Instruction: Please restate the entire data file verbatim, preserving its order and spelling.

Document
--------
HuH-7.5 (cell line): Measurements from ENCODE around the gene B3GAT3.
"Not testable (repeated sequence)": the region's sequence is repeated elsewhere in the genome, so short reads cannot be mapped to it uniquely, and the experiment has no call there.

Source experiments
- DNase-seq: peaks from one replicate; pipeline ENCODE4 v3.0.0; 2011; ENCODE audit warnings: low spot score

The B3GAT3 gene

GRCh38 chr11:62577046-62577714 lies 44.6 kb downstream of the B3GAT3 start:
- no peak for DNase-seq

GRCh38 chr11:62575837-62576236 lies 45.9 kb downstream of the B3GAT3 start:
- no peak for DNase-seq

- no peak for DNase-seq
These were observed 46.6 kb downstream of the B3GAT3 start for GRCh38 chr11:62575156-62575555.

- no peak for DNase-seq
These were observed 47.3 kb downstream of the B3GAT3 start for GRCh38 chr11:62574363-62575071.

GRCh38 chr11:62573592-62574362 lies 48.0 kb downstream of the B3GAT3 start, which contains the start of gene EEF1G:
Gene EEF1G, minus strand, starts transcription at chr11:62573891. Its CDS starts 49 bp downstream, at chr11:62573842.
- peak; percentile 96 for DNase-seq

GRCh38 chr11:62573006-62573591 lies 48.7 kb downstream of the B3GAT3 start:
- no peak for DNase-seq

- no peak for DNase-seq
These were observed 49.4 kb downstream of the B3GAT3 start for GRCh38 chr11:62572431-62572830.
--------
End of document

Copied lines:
HuH-7.5 (cell line): Measurements from ENCODE around the gene B3GAT3.
"Not testable (repeated sequence)": the region's sequence is repeated elsewhere in the genome, so short reads cannot be mapped to it uniquely, and the experiment has no call there.

Source experiments
- DNase-seq: peaks from one replicate; pipeline ENCODE4 v3.0.0; 2011; ENCODE audit warnings: low spot score

The B3GAT3 gene

GRCh38 chr11:62577046-62577714 lies 44.6 kb downstream of the B3GAT3 start:
- no peak for DNase-seq

GRCh38 chr11:62575837-62576236 lies 45.9 kb downstream of the B3GAT3 start:
- no peak for DNase-seq

- no peak for DNase-seq
These were observed 46.6 kb downstream of the B3GAT3 start for GRCh38 chr11:62575156-62575555.

- no peak for DNase-seq
These were observed 47.3 kb downstream of the B3GAT3 start for GRCh38 chr11:62574363-62575071.

GRCh38 chr11:62573592-62574362 lies 48.0 kb downstream of the B3GAT3 start, which contains the start of gene EEF1G:
Gene EEF1G, minus strand, starts transcription at chr11:62573891. Its CDS starts 49 bp downstream, at chr11:62573842.
- peak; percentile 96 for DNase-seq

GRCh38 chr11:62573006-62573591 lies 48.7 kb downstream of the B3GAT3 start:
- no peak for DNase-seq

- no peak for DNase-seq
These were observed 49.4 kb downstream of the B3GAT3 start for GRCh38 chr11:62572431-62572830.